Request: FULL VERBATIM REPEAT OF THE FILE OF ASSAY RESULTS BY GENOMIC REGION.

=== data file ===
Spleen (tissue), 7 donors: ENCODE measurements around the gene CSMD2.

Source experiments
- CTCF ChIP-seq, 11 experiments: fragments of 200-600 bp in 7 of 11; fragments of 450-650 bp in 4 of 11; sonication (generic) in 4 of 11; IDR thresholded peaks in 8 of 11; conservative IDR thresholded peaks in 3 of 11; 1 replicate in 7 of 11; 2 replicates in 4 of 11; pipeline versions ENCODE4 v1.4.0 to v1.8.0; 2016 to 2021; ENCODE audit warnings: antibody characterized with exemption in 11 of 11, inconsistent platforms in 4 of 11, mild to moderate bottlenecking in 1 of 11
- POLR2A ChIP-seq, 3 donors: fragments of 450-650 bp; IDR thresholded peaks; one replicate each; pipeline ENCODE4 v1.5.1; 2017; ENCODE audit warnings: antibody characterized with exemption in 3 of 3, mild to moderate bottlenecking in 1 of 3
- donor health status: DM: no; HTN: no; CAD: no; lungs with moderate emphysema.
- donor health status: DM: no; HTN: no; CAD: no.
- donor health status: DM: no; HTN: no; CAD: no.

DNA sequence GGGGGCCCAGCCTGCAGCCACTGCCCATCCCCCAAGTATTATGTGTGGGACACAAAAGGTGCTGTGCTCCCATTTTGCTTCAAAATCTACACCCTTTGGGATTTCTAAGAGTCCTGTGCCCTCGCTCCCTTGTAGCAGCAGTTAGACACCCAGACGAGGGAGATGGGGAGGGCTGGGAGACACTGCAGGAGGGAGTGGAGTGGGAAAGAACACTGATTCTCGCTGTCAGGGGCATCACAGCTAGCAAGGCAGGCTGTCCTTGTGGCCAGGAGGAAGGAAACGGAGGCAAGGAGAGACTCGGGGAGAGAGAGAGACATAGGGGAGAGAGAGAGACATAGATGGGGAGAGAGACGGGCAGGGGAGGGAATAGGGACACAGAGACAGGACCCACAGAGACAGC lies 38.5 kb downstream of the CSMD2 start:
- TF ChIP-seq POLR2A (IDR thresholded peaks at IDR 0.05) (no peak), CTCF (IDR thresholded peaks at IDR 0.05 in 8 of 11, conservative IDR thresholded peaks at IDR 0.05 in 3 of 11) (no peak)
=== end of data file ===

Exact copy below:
Spleen (tissue), 7 donors: ENCODE measurements around the gene CSMD2.

Source experiments
- CTCF ChIP-seq, 11 experiments: fragments of 200-600 bp in 7 of 11; fragments of 450-650 bp in 4 of 11; sonication (generic) in 4 of 11; IDR thresholded peaks in 8 of 11; conservative IDR thresholded peaks in 3 of 11; 1 replicate in 7 of 11; 2 replicates in 4 of 11; pipeline versions ENCODE4 v1.4.0 to v1.8.0; 2016 to 2021; ENCODE audit warnings: antibody characterized with exemption in 11 of 11, inconsistent platforms in 4 of 11, mild to moderate bottlenecking in 1 of 11
- POLR2A ChIP-seq, 3 donors: fragments of 450-650 bp; IDR thresholded peaks; one replicate each; pipeline ENCODE4 v1.5.1; 2017; ENCODE audit warnings: antibody characterized with exemption in 3 of 3, mild to moderate bottlenecking in 1 of 3
- donor health status: DM: no; HTN: no; CAD: no; lungs with moderate emphysema.
- donor health status: DM: no; HTN: no; CAD: no.
- donor health status: DM: no; HTN: no; CAD: no.

DNA sequence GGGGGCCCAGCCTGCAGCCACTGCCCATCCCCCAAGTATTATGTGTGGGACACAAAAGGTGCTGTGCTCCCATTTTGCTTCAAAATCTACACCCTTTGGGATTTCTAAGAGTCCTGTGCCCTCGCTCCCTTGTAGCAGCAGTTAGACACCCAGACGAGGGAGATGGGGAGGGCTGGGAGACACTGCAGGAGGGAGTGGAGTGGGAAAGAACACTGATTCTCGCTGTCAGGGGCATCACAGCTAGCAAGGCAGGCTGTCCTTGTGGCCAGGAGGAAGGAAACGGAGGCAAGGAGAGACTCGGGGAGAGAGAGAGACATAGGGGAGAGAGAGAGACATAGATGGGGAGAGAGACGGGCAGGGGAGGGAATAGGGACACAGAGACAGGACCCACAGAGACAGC lies 38.5 kb downstream of the CSMD2 start:
- TF ChIP-seq POLR2A (IDR thresholded peaks at IDR 0.05) (no peak), CTCF (IDR thresholded peaks at IDR 0.05 in 8 of 11, conservative IDR thresholded peaks at IDR 0.05 in 3 of 11) (no peak)